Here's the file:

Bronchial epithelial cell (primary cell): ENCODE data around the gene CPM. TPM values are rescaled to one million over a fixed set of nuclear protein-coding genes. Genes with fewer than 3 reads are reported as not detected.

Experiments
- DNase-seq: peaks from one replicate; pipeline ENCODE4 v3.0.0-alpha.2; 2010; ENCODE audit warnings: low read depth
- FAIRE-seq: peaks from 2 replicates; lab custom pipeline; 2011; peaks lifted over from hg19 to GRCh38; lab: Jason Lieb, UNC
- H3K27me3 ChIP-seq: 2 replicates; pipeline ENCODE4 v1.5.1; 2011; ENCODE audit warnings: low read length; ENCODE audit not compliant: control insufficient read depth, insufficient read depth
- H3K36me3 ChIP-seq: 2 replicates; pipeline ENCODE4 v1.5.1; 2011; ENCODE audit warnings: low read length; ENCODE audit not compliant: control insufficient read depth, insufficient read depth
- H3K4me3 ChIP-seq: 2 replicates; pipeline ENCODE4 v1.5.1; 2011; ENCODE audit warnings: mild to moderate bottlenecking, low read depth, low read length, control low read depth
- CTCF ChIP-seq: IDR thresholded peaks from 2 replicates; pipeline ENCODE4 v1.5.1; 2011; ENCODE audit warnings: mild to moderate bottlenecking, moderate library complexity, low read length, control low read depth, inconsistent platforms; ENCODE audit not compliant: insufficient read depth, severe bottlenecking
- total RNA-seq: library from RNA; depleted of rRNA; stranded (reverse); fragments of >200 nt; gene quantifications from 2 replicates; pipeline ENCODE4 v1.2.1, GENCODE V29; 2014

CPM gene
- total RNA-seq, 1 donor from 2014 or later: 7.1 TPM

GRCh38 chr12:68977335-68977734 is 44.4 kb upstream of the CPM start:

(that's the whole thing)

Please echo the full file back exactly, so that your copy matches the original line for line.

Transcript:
Bronchial epithelial cell (primary cell): ENCODE data around the gene CPM. TPM values are rescaled to one million over a fixed set of nuclear protein-coding genes. Genes with fewer than 3 reads are reported as not detected.

Experiments
- DNase-seq: peaks from one replicate; pipeline ENCODE4 v3.0.0-alpha.2; 2010; ENCODE audit warnings: low read depth
- FAIRE-seq: peaks from 2 replicates; lab custom pipeline; 2011; peaks lifted over from hg19 to GRCh38; lab: Jason Lieb, UNC
- H3K27me3 ChIP-seq: 2 replicates; pipeline ENCODE4 v1.5.1; 2011; ENCODE audit warnings: low read length; ENCODE audit not compliant: control insufficient read depth, insufficient read depth
- H3K36me3 ChIP-seq: 2 replicates; pipeline ENCODE4 v1.5.1; 2011; ENCODE audit warnings: low read length; ENCODE audit not compliant: control insufficient read depth, insufficient read depth
- H3K4me3 ChIP-seq: 2 replicates; pipeline ENCODE4 v1.5.1; 2011; ENCODE audit warnings: mild to moderate bottlenecking, low read depth, low read length, control low read depth
- CTCF ChIP-seq: IDR thresholded peaks from 2 replicates; pipeline ENCODE4 v1.5.1; 2011; ENCODE audit warnings: mild to moderate bottlenecking, moderate library complexity, low read length, control low read depth, inconsistent platforms; ENCODE audit not compliant: insufficient read depth, severe bottlenecking
- total RNA-seq: library from RNA; depleted of rRNA; stranded (reverse); fragments of >200 nt; gene quantifications from 2 replicates; pipeline ENCODE4 v1.2.1, GENCODE V29; 2014

CPM gene
- total RNA-seq, 1 donor from 2014 or later: 7.1 TPM

GRCh38 chr12:68977335-68977734 is 44.4 kb upstream of the CPM start: